Can Scleral Lenses Reduce the Need for Corneal Transplants?
A corneal transplant is a surgical procedure in which the eye care professional replaces part of the patient’s cornea with tissue from a donor cornea. The cornea is the dome-shaped, transparent surface of the eyeball that is responsible for much of the eye’s ability to focus. Corneal transplants are often done to reduce pain and restore vision in individuals with damaged corneas, such as those with keratoconus, corneal scarring, clouding or swelling of the cornea, previous corneal ulcers, and other conditions that affect the health of the cornea.
While corneal transplant is considered a relatively safe surgery, it does carry a certain amount of risk (as do all surgeries). Possible complications of this procedure include infection, glaucoma (damage to the optic nerve caused by an increase in pressure within the eye), cataracts (clouding of the lens of the eye), swelling of the cornea, and rejection of the donor tissue. These risks may be small, but they are significant, and any of these complications could be severe in rare cases. For these reasons – and because of the cost and downtime associated with surgery – a corneal transplant is best avoided when possible.
An alternative to surgery
The good news is that you may have another option. It appears that patients who use scleral contact lenses for keratoconus are significantly less likely to require a corneal transplant. Scleral lenses are custom designed contact lenses provide a uniform, regular ocular surface when worn. These large, gas-permeable contact lenses are made to form a dome over the entire surface of the cornea and rest on the conjunctiva overlying the sclera or the white part of the eye. In this way, scleral lenses effectively help bypass the corneal irregularity with a perfectly shaped, smooth optical surface that corrects vision problems associated with keratoconus and other irregularities of the cornea. The dome shape of the scleral lens also functions as a fluid reservoir, allowing those with severely dry eyes to receive hydration and lubrication provided by this reservoir.
What you should know about scleral lenses?
If you’ve never considered scleral lenses before, it may be time to ask your eye doctor if they might be right for you – especially if you have a condition that may necessitate surgery. Here are a few things about scleral lenses that you may not know.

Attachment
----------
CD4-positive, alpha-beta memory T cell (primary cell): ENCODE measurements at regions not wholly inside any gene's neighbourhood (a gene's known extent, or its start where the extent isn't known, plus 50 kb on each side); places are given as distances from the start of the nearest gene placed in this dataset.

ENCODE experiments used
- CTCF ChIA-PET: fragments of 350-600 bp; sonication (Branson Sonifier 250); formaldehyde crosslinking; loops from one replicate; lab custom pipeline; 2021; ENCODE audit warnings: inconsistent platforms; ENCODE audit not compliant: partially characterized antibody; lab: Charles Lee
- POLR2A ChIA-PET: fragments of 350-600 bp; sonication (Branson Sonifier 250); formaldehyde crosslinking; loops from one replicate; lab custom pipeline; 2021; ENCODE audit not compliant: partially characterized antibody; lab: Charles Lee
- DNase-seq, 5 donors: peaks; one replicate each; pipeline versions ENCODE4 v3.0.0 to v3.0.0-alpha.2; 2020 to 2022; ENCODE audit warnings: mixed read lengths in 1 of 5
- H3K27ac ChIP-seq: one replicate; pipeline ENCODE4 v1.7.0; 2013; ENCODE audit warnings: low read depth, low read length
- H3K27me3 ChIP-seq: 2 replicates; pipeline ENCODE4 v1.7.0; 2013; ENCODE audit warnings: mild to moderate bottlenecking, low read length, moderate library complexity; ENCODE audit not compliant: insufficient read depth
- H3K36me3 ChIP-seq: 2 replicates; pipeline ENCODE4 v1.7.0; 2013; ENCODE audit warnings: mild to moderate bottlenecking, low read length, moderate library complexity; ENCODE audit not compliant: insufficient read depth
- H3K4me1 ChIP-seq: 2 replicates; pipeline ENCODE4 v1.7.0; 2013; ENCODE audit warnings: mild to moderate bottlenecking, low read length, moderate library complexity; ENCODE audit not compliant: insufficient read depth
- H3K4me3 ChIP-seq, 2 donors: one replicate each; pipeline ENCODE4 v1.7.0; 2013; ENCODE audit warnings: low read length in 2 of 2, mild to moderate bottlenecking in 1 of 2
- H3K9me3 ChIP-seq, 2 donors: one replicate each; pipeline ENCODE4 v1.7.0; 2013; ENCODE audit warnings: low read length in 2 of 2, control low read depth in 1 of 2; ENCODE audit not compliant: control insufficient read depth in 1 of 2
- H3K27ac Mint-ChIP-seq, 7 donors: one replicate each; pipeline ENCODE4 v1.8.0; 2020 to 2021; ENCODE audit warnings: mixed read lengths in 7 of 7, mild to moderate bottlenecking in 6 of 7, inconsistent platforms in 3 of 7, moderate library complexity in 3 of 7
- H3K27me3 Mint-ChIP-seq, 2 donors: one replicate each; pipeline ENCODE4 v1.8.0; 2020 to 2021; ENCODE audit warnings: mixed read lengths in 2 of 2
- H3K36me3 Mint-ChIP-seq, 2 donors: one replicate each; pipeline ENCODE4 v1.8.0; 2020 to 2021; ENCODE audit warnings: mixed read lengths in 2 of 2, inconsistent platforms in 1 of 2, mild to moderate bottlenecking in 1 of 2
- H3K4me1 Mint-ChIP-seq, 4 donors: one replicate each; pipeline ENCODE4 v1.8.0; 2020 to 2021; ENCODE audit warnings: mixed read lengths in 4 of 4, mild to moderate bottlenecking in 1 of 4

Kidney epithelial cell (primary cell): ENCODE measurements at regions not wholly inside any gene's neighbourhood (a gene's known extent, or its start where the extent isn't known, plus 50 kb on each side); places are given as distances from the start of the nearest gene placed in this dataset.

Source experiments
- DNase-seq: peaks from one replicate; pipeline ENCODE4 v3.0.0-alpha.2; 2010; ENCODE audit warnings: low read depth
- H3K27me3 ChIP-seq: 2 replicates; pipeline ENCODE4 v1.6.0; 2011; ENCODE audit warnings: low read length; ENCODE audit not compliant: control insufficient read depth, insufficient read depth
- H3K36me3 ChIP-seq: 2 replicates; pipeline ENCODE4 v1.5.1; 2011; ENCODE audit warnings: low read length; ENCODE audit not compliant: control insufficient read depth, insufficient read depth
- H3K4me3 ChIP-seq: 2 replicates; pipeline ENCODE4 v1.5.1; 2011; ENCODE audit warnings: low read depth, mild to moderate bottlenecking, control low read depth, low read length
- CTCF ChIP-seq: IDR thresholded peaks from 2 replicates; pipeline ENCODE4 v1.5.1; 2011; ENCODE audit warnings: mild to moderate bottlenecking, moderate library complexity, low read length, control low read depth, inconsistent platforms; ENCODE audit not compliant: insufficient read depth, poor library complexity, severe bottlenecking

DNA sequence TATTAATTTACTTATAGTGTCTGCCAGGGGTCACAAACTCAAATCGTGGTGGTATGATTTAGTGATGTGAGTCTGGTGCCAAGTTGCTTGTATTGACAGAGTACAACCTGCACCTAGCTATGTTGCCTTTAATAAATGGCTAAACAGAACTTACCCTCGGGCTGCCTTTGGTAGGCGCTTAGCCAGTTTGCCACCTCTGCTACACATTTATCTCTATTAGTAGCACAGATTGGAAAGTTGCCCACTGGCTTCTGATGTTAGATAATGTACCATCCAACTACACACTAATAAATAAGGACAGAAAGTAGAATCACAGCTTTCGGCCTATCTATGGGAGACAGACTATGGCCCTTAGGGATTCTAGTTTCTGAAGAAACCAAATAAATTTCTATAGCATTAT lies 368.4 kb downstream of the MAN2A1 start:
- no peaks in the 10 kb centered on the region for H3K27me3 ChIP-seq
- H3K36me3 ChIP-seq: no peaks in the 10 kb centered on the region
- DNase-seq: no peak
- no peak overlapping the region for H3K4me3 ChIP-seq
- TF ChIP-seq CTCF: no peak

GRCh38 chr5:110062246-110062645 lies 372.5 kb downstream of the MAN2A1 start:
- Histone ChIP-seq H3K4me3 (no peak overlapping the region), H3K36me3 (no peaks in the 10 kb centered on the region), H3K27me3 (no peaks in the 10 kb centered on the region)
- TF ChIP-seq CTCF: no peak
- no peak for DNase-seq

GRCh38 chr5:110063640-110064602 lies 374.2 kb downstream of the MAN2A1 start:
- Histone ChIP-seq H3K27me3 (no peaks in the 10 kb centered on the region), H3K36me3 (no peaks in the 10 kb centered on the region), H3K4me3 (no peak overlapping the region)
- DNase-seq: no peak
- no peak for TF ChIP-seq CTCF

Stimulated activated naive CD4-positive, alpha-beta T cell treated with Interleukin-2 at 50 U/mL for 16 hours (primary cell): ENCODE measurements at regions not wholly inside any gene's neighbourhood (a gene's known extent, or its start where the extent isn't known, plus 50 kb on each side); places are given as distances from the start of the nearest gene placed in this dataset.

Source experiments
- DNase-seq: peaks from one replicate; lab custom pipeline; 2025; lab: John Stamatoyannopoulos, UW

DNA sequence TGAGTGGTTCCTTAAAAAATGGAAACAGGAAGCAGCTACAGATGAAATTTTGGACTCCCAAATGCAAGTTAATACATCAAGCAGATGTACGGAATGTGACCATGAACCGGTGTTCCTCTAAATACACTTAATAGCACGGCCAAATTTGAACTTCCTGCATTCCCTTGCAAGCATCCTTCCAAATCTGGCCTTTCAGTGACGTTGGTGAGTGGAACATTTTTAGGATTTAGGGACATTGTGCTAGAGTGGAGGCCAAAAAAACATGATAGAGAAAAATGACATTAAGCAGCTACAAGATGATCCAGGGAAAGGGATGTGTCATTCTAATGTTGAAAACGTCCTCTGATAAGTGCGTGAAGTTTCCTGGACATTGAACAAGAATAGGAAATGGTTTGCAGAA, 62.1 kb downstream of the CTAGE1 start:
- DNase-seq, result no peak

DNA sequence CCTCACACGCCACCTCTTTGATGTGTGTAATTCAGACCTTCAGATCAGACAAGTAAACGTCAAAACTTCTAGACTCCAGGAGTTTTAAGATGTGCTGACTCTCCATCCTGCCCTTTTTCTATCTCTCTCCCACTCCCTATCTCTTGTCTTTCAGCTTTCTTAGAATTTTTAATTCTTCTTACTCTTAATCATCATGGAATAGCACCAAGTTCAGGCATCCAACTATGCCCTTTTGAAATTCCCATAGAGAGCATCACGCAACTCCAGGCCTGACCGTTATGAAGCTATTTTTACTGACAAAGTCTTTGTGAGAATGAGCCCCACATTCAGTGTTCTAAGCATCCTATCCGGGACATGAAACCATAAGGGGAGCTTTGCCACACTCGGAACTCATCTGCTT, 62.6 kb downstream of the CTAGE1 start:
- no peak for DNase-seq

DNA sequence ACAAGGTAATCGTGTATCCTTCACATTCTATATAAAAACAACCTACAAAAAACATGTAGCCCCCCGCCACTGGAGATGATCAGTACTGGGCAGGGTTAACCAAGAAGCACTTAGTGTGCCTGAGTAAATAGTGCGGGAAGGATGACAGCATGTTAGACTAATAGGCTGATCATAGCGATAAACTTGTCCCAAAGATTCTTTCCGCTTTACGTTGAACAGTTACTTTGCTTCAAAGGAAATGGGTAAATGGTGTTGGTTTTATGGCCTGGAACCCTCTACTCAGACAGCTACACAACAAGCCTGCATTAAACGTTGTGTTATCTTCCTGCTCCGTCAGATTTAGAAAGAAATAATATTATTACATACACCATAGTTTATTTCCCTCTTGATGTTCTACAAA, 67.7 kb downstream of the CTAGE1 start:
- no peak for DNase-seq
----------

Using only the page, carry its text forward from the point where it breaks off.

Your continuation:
- Scleral lenses have been around longer than other contact lenses. While soft contact lenses are considered the standard today, scleral lenses have a longer history. They first appeared on the scene back in 1887 – but have since been significantly innovated and are highly customizable.
- Scleral lenses are extremely comfortable. Even though scleral lenses are larger than other contact lenses and are more rigid, most wearers find that they are quite comfortable to wear. They do not compress or otherwise stress the eye, and the space between the lens and the cornea retains fluid for a more comfortable experience.
- Scleral lenses are affordable. Although these lenses must be custom fitted to each patient, they can indeed cost less in some cases than traditional soft lenses. Firstly, they may be covered by insurance. Also, with proper care, scleral lenses can last longer than other types of lenses.
- Scleral lenses promote healing of the eye’s surface. Scleral lenses do more than merely correct vision. They also promote healing by providing healthy moisture and hydration to the eye and protecting it from outside irritants and mechanical friction from the eyelids. They can also help reduce the need for corneal transplant surgery.
Related post: Treating Patients with Scleral Lenses
At Weston Contact Lens Institute, we offer a range of services to keep your eyes healthy and your vision sharp, including comprehensive eye exams, kids’ eye exams, contact lenses, dry eye treatments, myopia management, and emergency eye care. If you would like more information about how scleral lenses may be able to help you avoid surgery, contact us for a consultation.